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Employees often think of their pay as the money they take home after taxes come out of their paycheck. When a competitor offers more money, they often pay attention. Do your employees know how much more money you hand over to them? We are not talking about the cost of benefits –  we are talking about payments in cash they can actually see.

  1. 401(k) matching contributions. This is the most obvious benefit. The employee contributes pre-tax dollars to their workplace based retirement plan. According to Fidelity, a common match is dollar to dollar up to 3% of the employee's salary, then 50 cents per dollar for the next 2%. This means the match is capped, but is a substantial dollar amount. If the employee earns $100,000, a 3% match is $3,000. It often has a vesting schedule.
  2. Tuition reimbursement. Many companies offer to pay for college courses you take in your spare time. The maximum the IRS allows companies to cover is $5,250.
  3. Student loan repayment. Nor every employee wants to study towards a college degree. Many have already earned one. The downside to this achievement is carrying student loan debt. The government allows companies to provide up to $5,250 in relief for paying down student loans. Notice the amount is the same as the tuition reimbursement number. This is an either/or benefit. Employees cannot collect it twice.
  4. Employee stock purchase plan. Many companies allow employees to purchase stock in their employer's company at a discount to market value. The discount might be as high as 10% to 15%. The IRS has set an annual limit of $25,000 in pre-discounted stock. Depending on the plan, you might be able to invest 1% to 15% of your paycheck. In most cases you can sell anytime. An employee earning $100,000 and allowed to invest up to 10% of their paycheck and getting a 10% discount might be investing $10,000 annually, buying $11,111 in stock and getting a $1,111 profit, assuming they sold immediately.
  5. Taxi home when working late. Employees often work longer hours. They might (or might not) be paid overtime. Some companies provide a ride home as a benefit, keeping employees off public transportation late at night.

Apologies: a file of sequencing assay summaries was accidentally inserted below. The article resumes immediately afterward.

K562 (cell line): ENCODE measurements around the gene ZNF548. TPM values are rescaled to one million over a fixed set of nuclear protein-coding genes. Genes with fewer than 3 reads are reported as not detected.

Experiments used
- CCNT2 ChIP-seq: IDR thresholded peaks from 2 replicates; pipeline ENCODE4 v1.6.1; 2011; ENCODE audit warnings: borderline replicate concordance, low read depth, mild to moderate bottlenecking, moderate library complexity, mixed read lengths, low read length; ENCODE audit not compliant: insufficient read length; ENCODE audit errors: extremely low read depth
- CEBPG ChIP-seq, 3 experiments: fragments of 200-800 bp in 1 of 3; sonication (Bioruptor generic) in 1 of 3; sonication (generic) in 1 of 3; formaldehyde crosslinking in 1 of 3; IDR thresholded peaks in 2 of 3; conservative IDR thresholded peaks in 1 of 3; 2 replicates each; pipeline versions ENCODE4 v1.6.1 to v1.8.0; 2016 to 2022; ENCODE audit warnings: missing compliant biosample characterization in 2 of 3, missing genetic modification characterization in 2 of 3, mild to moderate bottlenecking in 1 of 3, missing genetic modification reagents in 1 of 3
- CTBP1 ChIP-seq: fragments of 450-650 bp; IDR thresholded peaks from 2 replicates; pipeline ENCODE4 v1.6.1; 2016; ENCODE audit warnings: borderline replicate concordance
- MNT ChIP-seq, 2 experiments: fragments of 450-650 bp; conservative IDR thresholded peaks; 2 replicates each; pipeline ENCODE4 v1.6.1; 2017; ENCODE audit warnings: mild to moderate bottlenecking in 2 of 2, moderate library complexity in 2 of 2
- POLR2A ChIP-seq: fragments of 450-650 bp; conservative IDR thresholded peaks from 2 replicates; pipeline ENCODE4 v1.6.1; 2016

6. Employee discounts. Does your company manufacture a product used by the general public? Do you own a chain of retail stores? Many companies offer employee discounts.
  7. Charitable contribution match. Many Americans donate to charity: 65% of Fortune 500 companies have matching gift programs. Some firms offer a program that will match an employee's gift to a nonprofit. Most matches are dollar for dollar up to a threshold. Some companies match at a greater ratio. Let us assume an employee contributes $1,000 to a charity and gets a $1,000 match.

How much might an employee earning $100,000 in salary benefit from these additional programs? Perhaps $10,250:

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Bryce Sanders

Bryce Sanders, president of Perceptive Business Solutions Inc., has provided training for the financial services industry on high-net-worth client acquisition since 2001. He trains financial professionals on how to identify prospects within the wealthiest 2%-5% of their market, where to meet and socialize with them, how to talk with wealthy people and develop personal relationships, and how to transform wealthy friends into clients. Bryce spent 14 years with a major financial services firm as a successful financial advisor, two years as a district sales manager and four years as a home office manager. He developed personal relationships within the HNW community through his past involvement as a Trustee of the James A. Michener Art Museum, Board of Associates for the Bucks County Chapter of the Fox Chase Cancer Center, Board of Trustees for Stevens Institute of Technology and as a church lector. Bryce has been published in American City Business Journals, Barrons, InsuranceNewsNet, BenefitsPro, The Register, MDRT Round the Table, MDRT Blog,, Advisorpedia and In Canada, his articles have appeared in Wealth Professional. He is the author of the book “Captivating the Wealthy Investor.”